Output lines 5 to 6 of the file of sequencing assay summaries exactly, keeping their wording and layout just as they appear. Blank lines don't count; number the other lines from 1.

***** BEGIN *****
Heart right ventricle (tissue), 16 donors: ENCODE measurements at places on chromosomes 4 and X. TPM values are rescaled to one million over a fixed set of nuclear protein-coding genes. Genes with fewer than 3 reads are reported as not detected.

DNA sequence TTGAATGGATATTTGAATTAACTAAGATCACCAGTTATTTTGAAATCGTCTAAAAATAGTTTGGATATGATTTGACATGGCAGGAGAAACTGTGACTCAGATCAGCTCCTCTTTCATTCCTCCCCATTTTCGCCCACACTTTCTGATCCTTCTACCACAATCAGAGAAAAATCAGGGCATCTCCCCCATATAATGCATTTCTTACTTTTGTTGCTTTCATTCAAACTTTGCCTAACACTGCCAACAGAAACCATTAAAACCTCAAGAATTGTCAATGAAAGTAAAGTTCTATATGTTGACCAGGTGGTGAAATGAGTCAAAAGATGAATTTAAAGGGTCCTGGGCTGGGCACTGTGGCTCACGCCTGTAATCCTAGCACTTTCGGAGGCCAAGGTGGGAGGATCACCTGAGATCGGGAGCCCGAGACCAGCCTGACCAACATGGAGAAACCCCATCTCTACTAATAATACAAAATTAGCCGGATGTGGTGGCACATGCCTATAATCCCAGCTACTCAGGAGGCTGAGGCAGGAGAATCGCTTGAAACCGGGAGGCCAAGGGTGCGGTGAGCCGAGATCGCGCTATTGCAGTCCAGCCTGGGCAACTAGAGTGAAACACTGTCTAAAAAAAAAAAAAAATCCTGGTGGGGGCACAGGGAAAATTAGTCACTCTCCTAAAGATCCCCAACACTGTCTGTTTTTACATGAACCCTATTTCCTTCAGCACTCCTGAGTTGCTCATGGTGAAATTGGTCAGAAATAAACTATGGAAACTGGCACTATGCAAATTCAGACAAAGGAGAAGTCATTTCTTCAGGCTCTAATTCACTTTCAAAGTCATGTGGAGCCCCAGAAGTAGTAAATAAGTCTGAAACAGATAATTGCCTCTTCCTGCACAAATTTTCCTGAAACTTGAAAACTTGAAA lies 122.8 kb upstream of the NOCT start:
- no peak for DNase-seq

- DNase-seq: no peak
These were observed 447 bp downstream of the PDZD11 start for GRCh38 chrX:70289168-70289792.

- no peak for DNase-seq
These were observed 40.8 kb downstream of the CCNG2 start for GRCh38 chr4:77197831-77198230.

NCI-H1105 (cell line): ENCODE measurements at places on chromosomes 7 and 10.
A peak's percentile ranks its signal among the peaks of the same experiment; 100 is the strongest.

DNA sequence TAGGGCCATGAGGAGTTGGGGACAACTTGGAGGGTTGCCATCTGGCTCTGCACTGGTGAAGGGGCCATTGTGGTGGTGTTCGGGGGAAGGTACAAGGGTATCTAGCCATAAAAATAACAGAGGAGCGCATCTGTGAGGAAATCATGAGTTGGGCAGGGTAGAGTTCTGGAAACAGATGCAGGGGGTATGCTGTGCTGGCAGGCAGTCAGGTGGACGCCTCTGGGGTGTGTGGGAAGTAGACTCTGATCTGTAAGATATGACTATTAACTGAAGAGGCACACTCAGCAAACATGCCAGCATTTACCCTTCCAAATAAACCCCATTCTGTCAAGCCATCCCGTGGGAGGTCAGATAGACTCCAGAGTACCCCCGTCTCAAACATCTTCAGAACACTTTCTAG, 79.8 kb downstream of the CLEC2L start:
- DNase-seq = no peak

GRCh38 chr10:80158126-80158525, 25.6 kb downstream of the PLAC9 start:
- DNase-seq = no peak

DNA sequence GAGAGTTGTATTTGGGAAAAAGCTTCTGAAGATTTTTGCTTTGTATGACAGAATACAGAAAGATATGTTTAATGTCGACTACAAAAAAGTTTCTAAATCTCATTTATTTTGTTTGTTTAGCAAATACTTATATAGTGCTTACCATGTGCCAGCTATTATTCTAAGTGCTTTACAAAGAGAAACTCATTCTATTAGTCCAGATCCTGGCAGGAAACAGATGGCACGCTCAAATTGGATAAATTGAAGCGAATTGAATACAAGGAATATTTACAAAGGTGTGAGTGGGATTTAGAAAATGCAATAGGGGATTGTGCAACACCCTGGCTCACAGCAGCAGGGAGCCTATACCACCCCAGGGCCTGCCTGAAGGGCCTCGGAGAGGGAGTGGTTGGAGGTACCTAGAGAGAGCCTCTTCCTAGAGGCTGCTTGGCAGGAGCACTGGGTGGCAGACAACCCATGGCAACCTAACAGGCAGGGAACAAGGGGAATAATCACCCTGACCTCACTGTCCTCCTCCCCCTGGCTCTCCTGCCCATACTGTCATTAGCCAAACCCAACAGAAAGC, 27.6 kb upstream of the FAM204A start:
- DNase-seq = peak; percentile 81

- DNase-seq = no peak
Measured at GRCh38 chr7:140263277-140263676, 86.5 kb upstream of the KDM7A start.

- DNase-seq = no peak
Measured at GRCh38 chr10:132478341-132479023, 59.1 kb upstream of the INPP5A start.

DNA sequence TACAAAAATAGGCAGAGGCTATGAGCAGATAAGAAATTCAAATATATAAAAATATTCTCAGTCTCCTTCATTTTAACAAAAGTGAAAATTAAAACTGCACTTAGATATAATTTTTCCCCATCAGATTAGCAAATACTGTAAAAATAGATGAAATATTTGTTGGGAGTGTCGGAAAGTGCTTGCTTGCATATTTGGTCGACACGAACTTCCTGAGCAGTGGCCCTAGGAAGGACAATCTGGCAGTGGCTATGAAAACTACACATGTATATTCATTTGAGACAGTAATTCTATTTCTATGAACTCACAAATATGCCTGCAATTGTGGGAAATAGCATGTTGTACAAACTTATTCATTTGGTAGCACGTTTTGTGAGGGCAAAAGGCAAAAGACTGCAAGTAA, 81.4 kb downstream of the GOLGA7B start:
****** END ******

These were observed 447 bp downstream of the PDZD11 start for GRCh38 chrX:70289168-70289792.

- no peak for DNase-seq